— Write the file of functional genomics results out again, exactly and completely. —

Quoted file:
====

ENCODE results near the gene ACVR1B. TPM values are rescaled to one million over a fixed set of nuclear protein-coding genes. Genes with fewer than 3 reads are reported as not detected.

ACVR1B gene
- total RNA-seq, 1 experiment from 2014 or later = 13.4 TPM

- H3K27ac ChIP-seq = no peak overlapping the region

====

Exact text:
ENCODE results near the gene ACVR1B. TPM values are rescaled to one million over a fixed set of nuclear protein-coding genes. Genes with fewer than 3 reads are reported as not detected.

ACVR1B gene
- total RNA-seq, 1 experiment from 2014 or later = 13.4 TPM

- H3K27ac ChIP-seq = no peak overlapping the region